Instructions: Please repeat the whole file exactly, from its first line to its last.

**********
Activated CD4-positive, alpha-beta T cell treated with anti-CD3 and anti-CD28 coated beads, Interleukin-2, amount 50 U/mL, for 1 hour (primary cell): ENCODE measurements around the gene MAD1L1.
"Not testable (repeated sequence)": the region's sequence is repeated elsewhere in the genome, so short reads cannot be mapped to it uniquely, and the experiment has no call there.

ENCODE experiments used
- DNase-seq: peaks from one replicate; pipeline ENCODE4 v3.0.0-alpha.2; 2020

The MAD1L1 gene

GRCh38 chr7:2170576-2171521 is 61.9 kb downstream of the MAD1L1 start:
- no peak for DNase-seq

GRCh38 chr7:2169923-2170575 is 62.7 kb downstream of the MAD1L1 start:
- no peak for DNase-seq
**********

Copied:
Activated CD4-positive, alpha-beta T cell treated with anti-CD3 and anti-CD28 coated beads, Interleukin-2, amount 50 U/mL, for 1 hour (primary cell): ENCODE measurements around the gene MAD1L1.
"Not testable (repeated sequence)": the region's sequence is repeated elsewhere in the genome, so short reads cannot be mapped to it uniquely, and the experiment has no call there.

ENCODE experiments used
- DNase-seq: peaks from one replicate; pipeline ENCODE4 v3.0.0-alpha.2; 2020

The MAD1L1 gene

GRCh38 chr7:2170576-2171521 is 61.9 kb downstream of the MAD1L1 start:
- no peak for DNase-seq

GRCh38 chr7:2169923-2170575 is 62.7 kb downstream of the MAD1L1 start:
- no peak for DNase-seq